After a variety of Nordic media sources associated 39-year-old Uzbek Rakhmat Akilov with Islamist circles, including Daesh (ISIS/ISIL), and the truck attack in Stockholm was linked to the growing trend of Islamist violence.
Terror researcher Petter Nesser at the Norwegian Defense Research Establishment (FFI) expects the negative trend to worsen. According to Nesser, arrests of key people naturally weaken Islamists' capacity for attack. It is nevertheless important, however, to remember that European jihadism is interconnected via a cross-border network, which leaves no single country immune to the threat of terrorism.
"There is nothing in the material we are looking at that indicates that the threat will diminish," Petter Nesser told the Norwegian newspaper Klassekampen.
According to Petter Nesser, a typical Islamist recruiter is an influential veteran with combat experience from war zones, which is an important reason for the elevated terrorist threat.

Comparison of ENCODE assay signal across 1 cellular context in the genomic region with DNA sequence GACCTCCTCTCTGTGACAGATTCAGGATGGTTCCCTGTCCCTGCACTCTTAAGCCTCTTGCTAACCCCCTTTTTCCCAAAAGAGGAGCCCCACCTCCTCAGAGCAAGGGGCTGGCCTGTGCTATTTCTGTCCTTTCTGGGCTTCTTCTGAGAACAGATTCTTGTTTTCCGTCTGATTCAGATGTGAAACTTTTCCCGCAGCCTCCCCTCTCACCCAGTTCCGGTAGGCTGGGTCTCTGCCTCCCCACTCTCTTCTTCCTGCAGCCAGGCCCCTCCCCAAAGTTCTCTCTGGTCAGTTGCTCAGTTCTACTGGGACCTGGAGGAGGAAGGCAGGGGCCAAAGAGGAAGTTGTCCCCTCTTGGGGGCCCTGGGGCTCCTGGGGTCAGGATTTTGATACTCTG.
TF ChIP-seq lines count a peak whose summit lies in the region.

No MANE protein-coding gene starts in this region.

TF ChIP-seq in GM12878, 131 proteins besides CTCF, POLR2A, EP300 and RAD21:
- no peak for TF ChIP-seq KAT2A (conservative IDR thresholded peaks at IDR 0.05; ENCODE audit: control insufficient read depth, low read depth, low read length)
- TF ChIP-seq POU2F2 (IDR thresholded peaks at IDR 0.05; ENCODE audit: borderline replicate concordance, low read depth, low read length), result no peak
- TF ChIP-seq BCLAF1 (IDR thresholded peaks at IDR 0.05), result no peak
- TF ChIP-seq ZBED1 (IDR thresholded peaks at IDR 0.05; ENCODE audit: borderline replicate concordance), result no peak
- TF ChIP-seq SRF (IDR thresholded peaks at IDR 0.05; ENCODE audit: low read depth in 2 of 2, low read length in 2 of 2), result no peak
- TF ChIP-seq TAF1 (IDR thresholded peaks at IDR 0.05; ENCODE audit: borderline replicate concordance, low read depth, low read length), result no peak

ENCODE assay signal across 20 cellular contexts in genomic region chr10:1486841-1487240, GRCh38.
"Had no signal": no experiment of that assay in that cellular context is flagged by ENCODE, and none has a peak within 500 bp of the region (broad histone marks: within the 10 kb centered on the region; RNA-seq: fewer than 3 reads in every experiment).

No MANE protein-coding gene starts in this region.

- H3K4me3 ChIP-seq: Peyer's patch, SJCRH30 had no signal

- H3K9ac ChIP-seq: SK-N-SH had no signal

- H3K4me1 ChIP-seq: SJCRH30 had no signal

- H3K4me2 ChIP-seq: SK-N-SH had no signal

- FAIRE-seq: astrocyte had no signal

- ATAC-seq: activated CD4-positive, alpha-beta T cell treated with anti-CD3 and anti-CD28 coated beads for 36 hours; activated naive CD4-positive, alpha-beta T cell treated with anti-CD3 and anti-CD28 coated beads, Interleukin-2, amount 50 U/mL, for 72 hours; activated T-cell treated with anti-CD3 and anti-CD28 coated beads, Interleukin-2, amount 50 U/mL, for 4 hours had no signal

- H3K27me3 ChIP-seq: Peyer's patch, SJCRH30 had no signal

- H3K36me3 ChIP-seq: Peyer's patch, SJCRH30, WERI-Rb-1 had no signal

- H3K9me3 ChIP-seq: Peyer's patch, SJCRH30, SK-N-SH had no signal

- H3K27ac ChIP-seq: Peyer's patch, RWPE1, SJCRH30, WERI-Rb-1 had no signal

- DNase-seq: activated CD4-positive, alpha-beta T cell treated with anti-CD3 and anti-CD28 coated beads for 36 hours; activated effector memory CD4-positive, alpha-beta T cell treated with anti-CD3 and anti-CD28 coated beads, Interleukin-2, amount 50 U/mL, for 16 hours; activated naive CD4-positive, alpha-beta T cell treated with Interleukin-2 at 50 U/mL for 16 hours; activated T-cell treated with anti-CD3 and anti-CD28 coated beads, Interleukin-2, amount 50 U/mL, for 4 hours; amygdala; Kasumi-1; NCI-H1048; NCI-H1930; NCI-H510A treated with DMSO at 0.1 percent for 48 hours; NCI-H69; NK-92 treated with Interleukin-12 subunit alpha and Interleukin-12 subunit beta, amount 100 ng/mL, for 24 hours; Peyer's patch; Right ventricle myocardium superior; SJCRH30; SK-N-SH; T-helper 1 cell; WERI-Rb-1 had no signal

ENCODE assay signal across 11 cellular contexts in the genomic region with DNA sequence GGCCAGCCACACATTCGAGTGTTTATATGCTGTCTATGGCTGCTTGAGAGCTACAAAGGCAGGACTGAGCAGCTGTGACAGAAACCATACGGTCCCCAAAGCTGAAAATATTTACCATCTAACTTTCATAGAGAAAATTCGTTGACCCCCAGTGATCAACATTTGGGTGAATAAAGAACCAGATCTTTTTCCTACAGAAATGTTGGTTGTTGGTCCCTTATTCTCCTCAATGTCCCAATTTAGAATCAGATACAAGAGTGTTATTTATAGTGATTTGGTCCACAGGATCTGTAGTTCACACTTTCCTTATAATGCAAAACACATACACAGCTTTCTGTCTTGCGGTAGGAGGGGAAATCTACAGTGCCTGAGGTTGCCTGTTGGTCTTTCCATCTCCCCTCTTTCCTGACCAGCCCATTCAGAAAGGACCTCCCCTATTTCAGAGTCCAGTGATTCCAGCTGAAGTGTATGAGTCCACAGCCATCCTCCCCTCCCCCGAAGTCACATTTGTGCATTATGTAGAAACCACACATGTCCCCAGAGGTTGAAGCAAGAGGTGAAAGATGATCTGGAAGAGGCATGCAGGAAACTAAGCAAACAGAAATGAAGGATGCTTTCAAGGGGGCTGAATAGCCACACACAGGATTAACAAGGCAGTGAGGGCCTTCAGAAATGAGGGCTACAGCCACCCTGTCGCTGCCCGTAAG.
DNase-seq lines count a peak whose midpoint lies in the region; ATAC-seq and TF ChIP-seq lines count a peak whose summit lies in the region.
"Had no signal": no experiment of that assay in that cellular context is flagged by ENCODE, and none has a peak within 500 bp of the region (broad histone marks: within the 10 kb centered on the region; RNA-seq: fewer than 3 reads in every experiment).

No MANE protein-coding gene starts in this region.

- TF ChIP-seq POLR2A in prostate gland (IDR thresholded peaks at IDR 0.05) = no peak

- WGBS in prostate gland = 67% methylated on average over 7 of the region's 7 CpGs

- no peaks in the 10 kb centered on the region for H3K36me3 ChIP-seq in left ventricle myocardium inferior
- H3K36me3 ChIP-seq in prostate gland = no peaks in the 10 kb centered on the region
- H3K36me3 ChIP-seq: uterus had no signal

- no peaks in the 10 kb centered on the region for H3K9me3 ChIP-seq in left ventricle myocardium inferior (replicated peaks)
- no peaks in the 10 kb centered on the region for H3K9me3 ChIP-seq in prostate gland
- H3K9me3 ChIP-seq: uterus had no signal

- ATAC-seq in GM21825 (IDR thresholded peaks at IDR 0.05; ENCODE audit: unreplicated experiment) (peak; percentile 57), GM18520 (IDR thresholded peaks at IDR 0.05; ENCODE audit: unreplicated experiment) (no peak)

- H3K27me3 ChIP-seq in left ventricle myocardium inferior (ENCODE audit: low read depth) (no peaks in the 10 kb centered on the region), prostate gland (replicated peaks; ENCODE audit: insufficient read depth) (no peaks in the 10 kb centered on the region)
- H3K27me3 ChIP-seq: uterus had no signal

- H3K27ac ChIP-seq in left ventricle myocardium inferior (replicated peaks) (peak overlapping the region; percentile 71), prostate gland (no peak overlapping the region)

"With Daesh coming under growing pressure, like we see today, we expect an increase in simple attacks carried out by individuals, but who also happen to have some sort of connection with organized groups and networks," Petter Nesser told the Norwegian newspaper Klassekampen.
"Checking organized communities in Norway is important, but it provides no guarantee against attack because they also have links with networks in other countries," Petter Nesser said.
PST's threat assessment for 2017 lists Islamist extremism as the greatest threat facing Norway in the coming year. At the same time, jihadi recruitment was reported to be declining, partly because several key leaders of the Islamist environment are currently being prosecuted.
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